Tuesday, 2 February 2010

So, Just How Fast? 160GB X25-M Versus 250GB WD SATA – Both In Acer TM6592 Series

For comparison’s sake, we did the following tests on Acer TravelMate TM6592 series laptops with a fresh install of Windows 7 Enterprise x64 OS. Both laptops have the same CPU and RAM configuration as well as BIOS version.

This TM6592 is using the factory installed 250GB Western Digital WD2500BEVS SATA hard disk:

C:\Windows\system32>winsat disk
Windows System Assessment Tool
> Running: Feature Enumeration ''
> Run Time 00:00:00.00
> Running: Storage Assessment '-seq -read -n 0'
> Run Time 00:00:15.74
> Running: Storage Assessment '-ran -read -n 0'
> Run Time 00:00:13.56
> Running: Storage Assessment '-scen 2009 -drive C:'
> Run Time 00:01:26.55
> Running: Storage Assessment '-seq -write -drive C:'
> Run Time 00:00:13.29
> Running: Storage Assessment '-flush -drive C: -seq'
> Run Time 00:00:08.55
> Running: Storage Assessment '-flush -drive C: -ran'
> Run Time 00:00:13.01
> Running: Storage Assessment '-hybrid -ran -read -n 0 -ransize 4096'
NV Cache not present.
> Run Time 00:00:00.09
> Running: Storage Assessment '-hybrid -ran -read -n 0 -ransize 16384'
NV Cache not present.
> Run Time 00:00:00.05
> Disk  Sequential 64.0 Read                  44.80 MB/s          5.2
> Disk  Random 16.0 Read                     1.25 MB/s          3.5
> Responsiveness: Average IO Rate         5.79 ms/IO          5.1
> Responsiveness: Grouped IOs               13.61 units          6.3
> Responsiveness: Long IOs                   21.19 units          6.1
> Responsiveness: Overall                     288.42 units          6.0
> Responsiveness: PenaltyFactor                0.0
> Disk  Sequential 64.0 Write                 54.38 MB/s          5.5
> Average Read Time with Sequential Writes  7.824 ms       5.1
> Latency: 95th Percentile                     15.855 ms          4.9
> Latency: Maximum                             40.617 ms          7.9
> Average Read Time with Random Writes   8.321 ms         4.9
> Total Run Time 00:02:32.26

This TM6592 is using a second generation Intel X25-M 160GB SSD:

C:\>winsat disk
Windows System Assessment Tool
> Running: Feature Enumeration ''
> Run Time 00:00:00.00
> Running: Storage Assessment '-seq -read -n 0'
> Run Time 00:00:04.41
> Running: Storage Assessment '-ran -read -n 0'
> Run Time 00:00:00.36
> Running: Storage Assessment '-scen 2009 -drive C:'
> Run Time 00:01:20.96
> Running: Storage Assessment '-seq -write -drive C:'
> Run Time 00:00:07.86
> Running: Storage Assessment '-flush -drive C: -seq'
> Run Time 00:00:01.19
> Running: Storage Assessment '-flush -drive C: -ran'
> Run Time 00:00:01.19
> Running: Storage Assessment '-hybrid -ran -read -n 0 -ransize 4096'
NV Cache not present.
> Run Time 00:00:00.00
> Running: Storage Assessment '-hybrid -ran -read -n 0 -ransize 16384'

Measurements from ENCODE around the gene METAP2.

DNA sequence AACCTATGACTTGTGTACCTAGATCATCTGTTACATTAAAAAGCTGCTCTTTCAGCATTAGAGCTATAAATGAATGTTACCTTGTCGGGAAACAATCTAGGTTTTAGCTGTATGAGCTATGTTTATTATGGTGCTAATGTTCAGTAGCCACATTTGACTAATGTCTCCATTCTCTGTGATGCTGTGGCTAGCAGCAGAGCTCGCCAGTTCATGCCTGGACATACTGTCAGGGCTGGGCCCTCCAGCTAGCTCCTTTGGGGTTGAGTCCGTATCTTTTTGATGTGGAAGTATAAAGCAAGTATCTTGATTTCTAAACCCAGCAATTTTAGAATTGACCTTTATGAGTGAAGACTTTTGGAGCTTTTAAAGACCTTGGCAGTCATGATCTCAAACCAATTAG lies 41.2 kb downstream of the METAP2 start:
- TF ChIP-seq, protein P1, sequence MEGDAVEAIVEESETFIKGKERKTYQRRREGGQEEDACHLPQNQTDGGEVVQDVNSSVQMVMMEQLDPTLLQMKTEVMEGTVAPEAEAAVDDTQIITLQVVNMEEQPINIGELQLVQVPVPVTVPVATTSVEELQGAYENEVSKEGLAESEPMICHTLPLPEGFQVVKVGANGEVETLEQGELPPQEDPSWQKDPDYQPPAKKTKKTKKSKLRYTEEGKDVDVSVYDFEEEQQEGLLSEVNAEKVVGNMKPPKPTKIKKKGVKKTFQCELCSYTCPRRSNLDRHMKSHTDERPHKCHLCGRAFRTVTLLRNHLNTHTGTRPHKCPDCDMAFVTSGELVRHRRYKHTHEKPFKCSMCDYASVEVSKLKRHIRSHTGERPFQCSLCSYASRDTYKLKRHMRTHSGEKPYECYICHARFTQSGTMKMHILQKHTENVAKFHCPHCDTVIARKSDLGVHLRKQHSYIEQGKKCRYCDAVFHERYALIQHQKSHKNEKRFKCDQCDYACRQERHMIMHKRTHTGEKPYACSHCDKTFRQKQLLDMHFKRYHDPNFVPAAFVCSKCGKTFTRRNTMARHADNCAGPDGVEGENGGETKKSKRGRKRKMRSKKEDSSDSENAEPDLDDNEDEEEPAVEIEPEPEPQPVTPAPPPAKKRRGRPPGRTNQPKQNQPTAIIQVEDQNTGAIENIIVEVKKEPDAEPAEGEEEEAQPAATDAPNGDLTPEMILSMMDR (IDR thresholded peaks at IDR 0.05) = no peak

NV Cache not present.
> Run Time 00:00:00.00
> Disk  Sequential 64.0 Read                263.91 MB/s          7.6
> Disk  Random 16.0 Read                   243.05 MB/s          7.9
> Responsiveness: Average IO Rate       4.29 ms/IO          5.7
> Responsiveness: Grouped IOs            16.37 units          4.6
> Responsiveness: Long IOs                 100.06 units          1.9
> Responsiveness: Overall                   1638.23 units          1.9
> Responsiveness: PenaltyFactor                1.0
> Disk  Sequential 64.0 Write                 99.40 MB/s          6.5
> Average Read Time with Sequential Writes  0.427 ms       7.9
> Latency: 95th Percentile                     1.671 ms          7.9
> Latency: Maximum                             2.033 ms          7.9
> Average Read Time with Random Writes   0.489 ms       7.9
> Total Run Time 00:01:36.63

By the numbers:

  • 250GB SATA drive:
    • Disk  Sequential 64.0 Read       44.80 MB/s          5.2
    • Disk  Random 16.0 Read            1.25 MB/s          3.5
    • Disk  Sequential 64.0 Write       54.38 MB/s          5.5
    • Total Run Time 00:02:32.26
  • 160GB SSD drive:
    • Disk  Sequential 64.0 Read       263.91 MB/s          7.6
    • Disk  Random 16.0 Read          243.05 MB/s          7.9
    • Disk  Sequential 64.0 Write        99.40 MB/s          6.5
    • Total Run Time 00:01:36.63

Given the above numbers, it is not difficult to justify the extra cost of the 160GB SSD to our clients. The performance increase is so _huge_, that they see payback in a matter of weeks.

Philip Elder
MPECS Inc.
Microsoft Small Business Specialists
Co-Author: SBS 2008 Blueprint Book

*Our original iMac was stolen (previous blog post). We now have a new MacBook Pro courtesy of Vlad Mazek, owner of OWN.

Windows Live Writer

2 comments:

Nat said...

Well like most things this is highly subjective to what you are doing. 95% of my clients would have minimal benefit from such a massive performance boost and definitely not one that would cost around $800AUS. And especially if the average laptops you are purchasing are around $1500AUS. Would be nice to see some overall system benchmarks to see how much system performance has improved on everything else.
Its like putting a turbo on the car but not doing anything else to the engine. Sure its better but its not going to help you much in bumper to bumper traffic you travel in 90% of the time!

Philip Elder SBS MVP said...

Nat,

To some degree you are right.

However, these laptops all have XP Mode on them, and having an SSD underneath it all makes a _huge_ difference in the VM's boot up time and thus access to the virtualized App.

We typically value an employee at $100/Hr. With that value in mind, saving them five minutes a day adds up very quickly. Almost two weeks is $100 in time savings. So, twelve weeks later, the drive is paid for.

BTW, boot times are hugely affected, as are resume from standby and hibernation. Any time savings makes a difference in a user's productivity. That Turbo comes in hand for those onramps! :)

Philip